2nd Test

Sri Lanka v Pakistan, 2012

Sa'adi Thawfeeq

At Colombo (SSC), June 30-July 4, 2012. Drawn.
Toss: Sri Lanka.

Mohammad Hafeez and Azhar Ali put on the highest second-wicket stand against Sri Lanka, Sri Lanka v Pakistan, 2nd Test, SSC, Colombo, 1st day, June 30, 2012
Mohammad Hafeez and Azhar Ali's 287-run stand was the highest second-wicket partnership made against Sri Lanka © AFP
Related Links
Tour and tournament reports : Sri Lanka v Pakistan, 2012
Series/Tournaments: Pakistan tour of Sri Lanka

Sri Lanka nearly paid the price for inviting Pakistan to bat on a placid track, and were lucky to escape with the draw that preserved their series lead. Mahela Jayawardene made no attempt to deny his miscalculation. "It was a gamble in a way, but not a very good one," he admitted. The only mitigation, he argued, was that rain - which skimmed the equivalent of a day and a half - prevented the pitch from taking on a fifth-day complexion.

Jayawardene's generosity was gleefully accepted by Pakistan, desperate for a route back into the series; they went on to compile a massive 551 for six declared. It was not entirely Sri Lanka's fault they conceded so many: the nature of the pitch betrayed them a little. The Sinhalese Sports Club is generally helpful to seamers in the first session, but this wicket offered scarcely any movement or bounce, and after an hour's play Sri Lanka must have known they had a fight on their hands to save the Test.

The only success before lunch on the first day came when Taufeeq Umar edged Mathews to wicketkeeper Prasanna Jayawardene, standing up. There was one other nick, which fell short of second slip; another ball beat the outside edge. The usually sedate Taufeeq had plundered 65 out of an opening stand of 78 with Mohammad Hafeez, and Pakistan went on to score 300 in a day for the first time in 23 Tests stretching back to January 2010.

Hafeez, woefully short on runs, pressed on to a career-best 196 before Herath finally broke through his defence. He was so calm and composed that he barely drew attention to himself during seven hours and seven minutes at the crease. Meanwhile, Azhar Ali, whose 157 equalled his previous best, against England in February, blunted the attack with an array of strokes through an apparently well-set off-side field. Hafeez and Azhar put on 287 - the highest for any visiting team in Sri Lanka - but Pakistan's charge was halted by rain, which allowed only 44.2 overs on the second day. In that time, Younis Khan's rotten luck continued: he was struck outside the line by Herath, but given out by Simon Taufel; for the third time in three innings, the DRS would have reprieved him.

Misbah-ul-Haq, returning as captain after his one-match over-rate ban, passed up the opportunity to declare overnight on 488, choosing another hour of quick runs on the third morning instead. But it was clear Pakistan would be battling the weather to bowl Sri Lanka out twice in the remaining eight and a half sessions. The prospect nosedived further in the course of a 225-run stand for the second wicket between Dilshan and Sangakkara, who each scored centuries between the rain breaks. Either side of their efforts, four others made ducks; Mahela Jayawardene's was his first on the ground where he holds the record for most Test runs at any single venue. Saeed Ajmal found the going tough: no Pakistan bowler had bowled as many as 34 overs in an innings without a maiden before.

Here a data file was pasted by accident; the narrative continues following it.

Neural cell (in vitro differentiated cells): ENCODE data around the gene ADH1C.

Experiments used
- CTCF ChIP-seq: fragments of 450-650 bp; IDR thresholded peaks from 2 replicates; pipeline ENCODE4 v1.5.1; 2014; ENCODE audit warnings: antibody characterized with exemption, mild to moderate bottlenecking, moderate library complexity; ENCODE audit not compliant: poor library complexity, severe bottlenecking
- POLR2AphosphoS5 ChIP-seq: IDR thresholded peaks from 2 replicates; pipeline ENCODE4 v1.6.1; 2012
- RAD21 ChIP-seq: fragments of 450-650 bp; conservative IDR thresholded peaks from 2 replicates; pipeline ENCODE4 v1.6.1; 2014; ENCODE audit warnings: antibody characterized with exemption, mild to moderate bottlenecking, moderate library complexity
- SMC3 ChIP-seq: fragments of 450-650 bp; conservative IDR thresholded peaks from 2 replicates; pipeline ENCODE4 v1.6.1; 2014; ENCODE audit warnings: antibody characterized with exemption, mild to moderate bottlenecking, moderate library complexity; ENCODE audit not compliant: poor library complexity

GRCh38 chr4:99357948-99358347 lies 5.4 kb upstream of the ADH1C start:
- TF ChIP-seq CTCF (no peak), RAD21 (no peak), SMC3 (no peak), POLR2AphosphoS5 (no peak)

Sangakkara again missed out on a double-century, this time by eight runs, when he charged Abdur Rehman and slapped to midwicket. He became the second man in Test cricket, after Mohammad Yousuf, to finish in the 190s on three separate occasions. But by then he had gone past Don Bradman to 30 Test centuries. Nine had come against Pakistan, beating Aravinda de Silva's world record of eight against them; in the same innings, he passed Sunil Gavaskar's 2,089 Test runs against Pakistan, another record.

Dilshan escaped several ungainly slashes and nicks to reach 121, at which point he became the eighth Sri Lankan to 5,000 Test runs. In the next over, he was lbw to Junaid Khan, in the same spirited burst of old-ball bowling which claimed Jayawardene and briefly enlivened the Test. Junaid steamed in from round the wicket and found reverse swing towards the end of the fourth day, but once Sangakkara and Mathews had guided Sri Lanka beyond the follow-on mark, there was little hope of a Pakistan win.

Man of the Match: Junaid Khan.

Close of play: first day, Pakistan 334-1 (Mohammad Hafeez 172, Azhar Ali 92); second day, Pakistan 488-4 (Misbah-ul-Haq 29, Asad Shafiq 1); third day, Sri Lanka 70-1 (Dilshan 46, Sangakkara 22); fourth day, Sri Lanka 278-5 (Sangakkara 144).

© John Wisden & Co.